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The House of Whispers   By: (1864-1927)

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First Page:

THE HOUSE OF WHISPERS

By

WILLIAM LE QUEUX

1910

CONTENTS

CHAPTER I THE LAIRD OF GLENCARDINE

CHAPTER II FROM OUT THE NIGHT

CHAPTER III SEALS OF DESTINY

CHAPTER IV SOMETHING CONCERNING JAMES FLOCKART

CHAPTER V THE MURIES OF CONNACHAN

CHAPTER VI CONCERNS GABRIELLE'S SECRET

CHAPTER VII CONTAINS CURIOUS CONFIDENCES

CHAPTER VIII CASTING THE BAIT

CHAPTER IX REVEALS A MYSTERIOUS BUSINESS

CHAPTER X DECLARES A WOMAN'S LOVE

CHAPTER XI CONCERNS THE WHISPERS

CHAPTER XII EXPLAINS SOME CURIOUS FACTS

CHAPTER XIII WHAT FLOCKART FORESAW

CHAPTER XIV CONCERNS THE CURSE OF THE CARDINAL

CHAPTER XV FOLLOWS FLOCKART'S FORTUNES

CHAPTER XVI SHOWS A GIRL'S BONDAGE

CHAPTER XVII DESCRIBES A FRENCHMAN'S VISIT

CHAPTER XVIII REVEALS THE SPY

CHAPTER XIX SHOWS GABRIELLE DEFIANT

CHAPTER XX TELLS OF FLOCKART'S TRIUMPH

CHAPTER XXI THROUGH THE MISTS

CHAPTER XXII BY THE MEDITERRANEAN

CHAPTER XXIII WHICH SHOWS A SHABBY FOREIGNER

CHAPTER XXIV "WHEN GREEK MEETS GREEK"

CHAPTER XXV SHOWS GABRIELLE IN EXILE

CHAPTER XXVI THE VELVET PAW

CHAPTER XXVII BETRAYS THE BOND

CHAPTER XXVIII THE WHISPERS AGAIN

CHAPTER XXIX CONTAINS A FURTHER MYSTERY

CHAPTER XXX REVEALS SOMETHING TO HAMILTON

CHAPTER XXXI DESCRIBES A CURIOUS CIRCUMSTANCE

CHAPTER XXXII OUTSIDE THE WINDOW

CHAPTER XXXIII IS ABOUT THE MAISON L√ČNARD

CHAPTER XXXIV SURPRISES MR. FLOCKART

CHAPTER XXXV DISCLOSES A SECRET

CHAPTER XXXVI IN WHICH GABRIELLE TELLS A STRANGE STORY

CHAPTER XXXVII INCREASES THE INTEREST

CHAPTER XXXVIII "THAT MAN'S VOICE!"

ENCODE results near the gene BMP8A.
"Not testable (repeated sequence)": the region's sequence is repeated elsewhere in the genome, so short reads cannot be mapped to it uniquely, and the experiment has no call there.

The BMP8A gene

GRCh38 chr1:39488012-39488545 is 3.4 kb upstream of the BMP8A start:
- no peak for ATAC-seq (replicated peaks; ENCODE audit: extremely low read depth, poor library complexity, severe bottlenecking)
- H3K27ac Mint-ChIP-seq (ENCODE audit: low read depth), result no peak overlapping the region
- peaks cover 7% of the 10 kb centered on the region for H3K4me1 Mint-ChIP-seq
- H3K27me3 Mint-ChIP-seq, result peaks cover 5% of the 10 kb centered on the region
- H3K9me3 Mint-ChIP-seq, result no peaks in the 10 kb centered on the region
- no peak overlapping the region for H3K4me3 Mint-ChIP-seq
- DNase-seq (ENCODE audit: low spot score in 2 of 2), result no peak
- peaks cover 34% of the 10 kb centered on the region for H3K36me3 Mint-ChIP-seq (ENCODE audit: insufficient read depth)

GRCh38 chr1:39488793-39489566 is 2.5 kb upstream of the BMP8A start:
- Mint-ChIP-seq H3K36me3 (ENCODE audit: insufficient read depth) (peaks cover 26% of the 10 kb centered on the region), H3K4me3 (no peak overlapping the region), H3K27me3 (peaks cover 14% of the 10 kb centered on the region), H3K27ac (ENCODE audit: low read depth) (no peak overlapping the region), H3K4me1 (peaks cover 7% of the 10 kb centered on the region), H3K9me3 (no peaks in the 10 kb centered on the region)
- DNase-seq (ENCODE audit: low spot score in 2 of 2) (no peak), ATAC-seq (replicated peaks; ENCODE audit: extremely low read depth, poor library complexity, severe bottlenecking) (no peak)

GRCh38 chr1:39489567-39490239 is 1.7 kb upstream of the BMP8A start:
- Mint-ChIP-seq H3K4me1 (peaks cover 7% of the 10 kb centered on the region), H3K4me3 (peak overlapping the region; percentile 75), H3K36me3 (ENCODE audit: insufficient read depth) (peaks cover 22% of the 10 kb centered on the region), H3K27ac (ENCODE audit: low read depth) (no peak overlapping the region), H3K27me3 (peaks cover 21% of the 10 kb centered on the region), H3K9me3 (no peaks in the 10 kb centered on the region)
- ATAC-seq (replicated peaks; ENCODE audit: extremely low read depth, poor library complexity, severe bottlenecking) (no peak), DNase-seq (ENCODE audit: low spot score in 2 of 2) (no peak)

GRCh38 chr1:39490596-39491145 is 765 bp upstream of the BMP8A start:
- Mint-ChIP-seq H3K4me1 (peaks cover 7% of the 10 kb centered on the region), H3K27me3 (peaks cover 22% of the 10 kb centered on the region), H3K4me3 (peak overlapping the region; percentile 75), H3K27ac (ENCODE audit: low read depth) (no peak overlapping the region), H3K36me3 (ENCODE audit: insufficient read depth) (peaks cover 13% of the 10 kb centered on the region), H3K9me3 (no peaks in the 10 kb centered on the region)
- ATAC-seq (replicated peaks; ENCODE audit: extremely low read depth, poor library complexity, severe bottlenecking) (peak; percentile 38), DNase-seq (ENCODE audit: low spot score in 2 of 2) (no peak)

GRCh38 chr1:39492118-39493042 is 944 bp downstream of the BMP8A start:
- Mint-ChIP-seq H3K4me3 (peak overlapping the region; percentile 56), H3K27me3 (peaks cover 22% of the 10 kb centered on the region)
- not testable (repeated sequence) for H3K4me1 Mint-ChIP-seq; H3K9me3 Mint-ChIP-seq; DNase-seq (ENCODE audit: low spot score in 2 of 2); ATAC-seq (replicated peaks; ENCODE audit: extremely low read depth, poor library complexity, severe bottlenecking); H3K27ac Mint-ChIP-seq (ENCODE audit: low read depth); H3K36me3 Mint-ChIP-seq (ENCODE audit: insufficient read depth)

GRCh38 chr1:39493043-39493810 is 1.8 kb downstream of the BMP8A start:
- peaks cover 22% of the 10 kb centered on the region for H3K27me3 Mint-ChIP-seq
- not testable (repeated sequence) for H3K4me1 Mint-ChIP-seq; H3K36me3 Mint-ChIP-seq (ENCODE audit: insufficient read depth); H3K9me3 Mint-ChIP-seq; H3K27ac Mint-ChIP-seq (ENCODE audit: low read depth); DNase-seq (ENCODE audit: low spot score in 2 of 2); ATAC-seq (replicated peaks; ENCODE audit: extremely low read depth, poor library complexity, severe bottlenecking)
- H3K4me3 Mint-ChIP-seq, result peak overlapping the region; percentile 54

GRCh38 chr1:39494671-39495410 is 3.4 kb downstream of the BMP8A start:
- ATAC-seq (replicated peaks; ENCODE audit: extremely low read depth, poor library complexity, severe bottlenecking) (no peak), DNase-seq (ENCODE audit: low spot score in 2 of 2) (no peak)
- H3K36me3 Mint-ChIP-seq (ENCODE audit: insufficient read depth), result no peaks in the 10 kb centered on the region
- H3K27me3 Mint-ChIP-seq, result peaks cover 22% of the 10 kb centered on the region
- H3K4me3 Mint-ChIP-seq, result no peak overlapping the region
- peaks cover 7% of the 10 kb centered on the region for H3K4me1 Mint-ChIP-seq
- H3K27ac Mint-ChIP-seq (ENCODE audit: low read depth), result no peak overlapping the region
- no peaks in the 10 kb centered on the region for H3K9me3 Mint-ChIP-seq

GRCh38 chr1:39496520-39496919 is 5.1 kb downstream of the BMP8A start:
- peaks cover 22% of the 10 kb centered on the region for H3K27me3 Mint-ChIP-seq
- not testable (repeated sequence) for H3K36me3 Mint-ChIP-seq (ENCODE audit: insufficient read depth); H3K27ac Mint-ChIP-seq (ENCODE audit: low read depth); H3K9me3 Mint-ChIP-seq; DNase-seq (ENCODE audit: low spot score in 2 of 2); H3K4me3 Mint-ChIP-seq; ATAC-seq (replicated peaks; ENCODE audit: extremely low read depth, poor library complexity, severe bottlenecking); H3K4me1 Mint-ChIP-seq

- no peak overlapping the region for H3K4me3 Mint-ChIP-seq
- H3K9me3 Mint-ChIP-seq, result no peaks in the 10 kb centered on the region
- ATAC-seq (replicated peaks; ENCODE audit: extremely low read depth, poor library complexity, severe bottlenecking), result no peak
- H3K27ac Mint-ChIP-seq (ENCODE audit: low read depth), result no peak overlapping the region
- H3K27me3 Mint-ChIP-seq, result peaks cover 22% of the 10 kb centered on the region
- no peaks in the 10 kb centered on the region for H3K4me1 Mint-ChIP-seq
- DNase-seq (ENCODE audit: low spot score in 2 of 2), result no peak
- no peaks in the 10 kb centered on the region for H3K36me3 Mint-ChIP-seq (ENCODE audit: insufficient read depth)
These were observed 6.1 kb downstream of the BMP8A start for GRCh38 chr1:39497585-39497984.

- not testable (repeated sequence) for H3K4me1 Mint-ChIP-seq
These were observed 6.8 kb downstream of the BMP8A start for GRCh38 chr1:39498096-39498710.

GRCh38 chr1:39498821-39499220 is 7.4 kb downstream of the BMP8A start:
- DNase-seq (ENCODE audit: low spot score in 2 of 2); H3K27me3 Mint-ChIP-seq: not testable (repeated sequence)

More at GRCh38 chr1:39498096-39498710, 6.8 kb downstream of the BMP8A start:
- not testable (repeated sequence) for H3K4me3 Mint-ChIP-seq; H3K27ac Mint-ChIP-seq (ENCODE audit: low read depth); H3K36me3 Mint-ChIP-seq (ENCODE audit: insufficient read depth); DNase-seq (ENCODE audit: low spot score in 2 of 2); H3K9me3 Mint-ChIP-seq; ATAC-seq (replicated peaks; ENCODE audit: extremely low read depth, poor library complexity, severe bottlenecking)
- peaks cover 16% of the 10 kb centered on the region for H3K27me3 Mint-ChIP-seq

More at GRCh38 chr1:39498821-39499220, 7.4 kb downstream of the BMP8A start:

CHAPTER XXXIX CONTAINS THE CONCLUSION

THE HOUSE OF WHISPERS

CHAPTER I

THE LAIRD OF GLENCARDINE

"Why, what's the matter, child? Tell me."

"Nothing, dad really nothing."

"But you are breathing hard; your hand trembles; your pulse beats quickly. There's something amiss I'm sure there is. Now, what is it? Come, no secrets."

The girl, quickly snatching away her hand, answered with a forced laugh, "How absurd you really are, dear old dad! You're always fancying something or other."

"Because my senses of hearing and feeling are sharper and more developed than those of other folk perhaps," replied the grey bearded old gentleman, as he turned his sharp cut, grey, but expressionless countenance to the tall, sweet faced girl standing beside his chair.

No second glance was needed to realise the pitiful truth. The man seated there in his fine library, with the summer sunset slanting across the red carpet from the open French windows, was blind.

Since his daughter Gabrielle had been a pretty, prattling child of nine, nursing her dolly, he had never looked upon her fair face. But he was ever as devoted to her as she to him.

Surely his was a sad and lonely life. Within the last fifteen years or so great wealth had come to him; but, alas! he was unable to enjoy it. Until eleven years ago he had been a prominent figure in politics and in society in London. He had sat in the House for one of the divisions of Hampshire, was a member of the Carlton, and one year he found his name among the Birthday Honours with a K.C.M.G. For him everybody predicted a brilliant future. The Press gave prominence to his speeches, and to his house in Park Street came Cabinet Ministers and most of the well known men of his party. Indeed, it was an open secret in a certain circle that he had been promised a seat in the Cabinet in the near future.

Then, at the very moment of his popularity, a terrible tragedy had occurred. He was on the platform of the Albert Hall addressing a great meeting at which the Prime Minister was the principal speaker. His speech was a brilliant one, and the applause had been vociferous. Full of satisfaction, he drove home that night to Park Street; but next morning the report spread that his brilliant political career had ended. He had suddenly been stricken by blindness.

In political circles and in the clubs the greatest consternation was caused, and some strange gossip became rife.

It was whispered in certain quarters that the affliction was not produced by natural causes... Continue reading book >>




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